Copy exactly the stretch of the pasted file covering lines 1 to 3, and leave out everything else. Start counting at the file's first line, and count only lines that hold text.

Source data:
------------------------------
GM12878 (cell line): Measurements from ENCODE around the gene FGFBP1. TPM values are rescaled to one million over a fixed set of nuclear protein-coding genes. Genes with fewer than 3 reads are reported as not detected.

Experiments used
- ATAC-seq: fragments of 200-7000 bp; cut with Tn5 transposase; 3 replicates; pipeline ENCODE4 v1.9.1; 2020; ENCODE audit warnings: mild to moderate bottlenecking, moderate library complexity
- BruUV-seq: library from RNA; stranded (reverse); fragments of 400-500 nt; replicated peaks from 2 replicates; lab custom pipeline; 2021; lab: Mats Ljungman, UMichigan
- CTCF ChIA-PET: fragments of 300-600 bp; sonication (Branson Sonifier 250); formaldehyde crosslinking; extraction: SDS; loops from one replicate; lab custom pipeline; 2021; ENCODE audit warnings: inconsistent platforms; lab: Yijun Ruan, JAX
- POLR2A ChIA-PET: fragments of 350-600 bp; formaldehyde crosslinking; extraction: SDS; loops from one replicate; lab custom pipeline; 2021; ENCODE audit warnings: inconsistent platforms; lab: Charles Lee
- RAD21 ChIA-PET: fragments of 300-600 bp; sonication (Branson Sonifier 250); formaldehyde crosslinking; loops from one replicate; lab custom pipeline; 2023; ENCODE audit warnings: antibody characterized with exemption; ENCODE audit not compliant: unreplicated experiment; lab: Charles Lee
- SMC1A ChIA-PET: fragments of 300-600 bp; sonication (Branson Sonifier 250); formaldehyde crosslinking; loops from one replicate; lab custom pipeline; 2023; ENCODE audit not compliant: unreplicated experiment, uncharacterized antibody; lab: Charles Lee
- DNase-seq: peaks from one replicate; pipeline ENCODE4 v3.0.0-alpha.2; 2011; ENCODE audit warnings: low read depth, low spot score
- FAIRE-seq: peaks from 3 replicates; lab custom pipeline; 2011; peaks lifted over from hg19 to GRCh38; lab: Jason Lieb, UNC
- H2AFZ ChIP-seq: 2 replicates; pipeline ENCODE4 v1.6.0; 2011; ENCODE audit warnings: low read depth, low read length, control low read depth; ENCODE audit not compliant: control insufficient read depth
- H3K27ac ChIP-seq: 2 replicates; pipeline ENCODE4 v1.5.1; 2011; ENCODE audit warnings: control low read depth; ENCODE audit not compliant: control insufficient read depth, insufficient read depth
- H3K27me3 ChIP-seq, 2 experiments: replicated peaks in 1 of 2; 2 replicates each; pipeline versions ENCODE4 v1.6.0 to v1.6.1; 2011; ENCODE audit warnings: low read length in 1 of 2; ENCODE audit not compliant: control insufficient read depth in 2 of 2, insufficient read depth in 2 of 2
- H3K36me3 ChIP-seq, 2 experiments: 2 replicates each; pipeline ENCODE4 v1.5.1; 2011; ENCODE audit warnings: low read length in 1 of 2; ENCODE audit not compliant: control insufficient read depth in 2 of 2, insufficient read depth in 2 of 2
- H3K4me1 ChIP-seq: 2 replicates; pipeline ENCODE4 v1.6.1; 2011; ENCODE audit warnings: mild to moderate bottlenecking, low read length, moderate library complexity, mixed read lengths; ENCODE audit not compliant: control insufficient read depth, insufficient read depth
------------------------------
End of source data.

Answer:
GM12878 (cell line): Measurements from ENCODE around the gene FGFBP1. TPM values are rescaled to one million over a fixed set of nuclear protein-coding genes. Genes with fewer than 3 reads are reported as not detected.

Experiments used
- ATAC-seq: fragments of 200-7000 bp; cut with Tn5 transposase; 3 replicates; pipeline ENCODE4 v1.9.1; 2020; ENCODE audit warnings: mild to moderate bottlenecking, moderate library complexity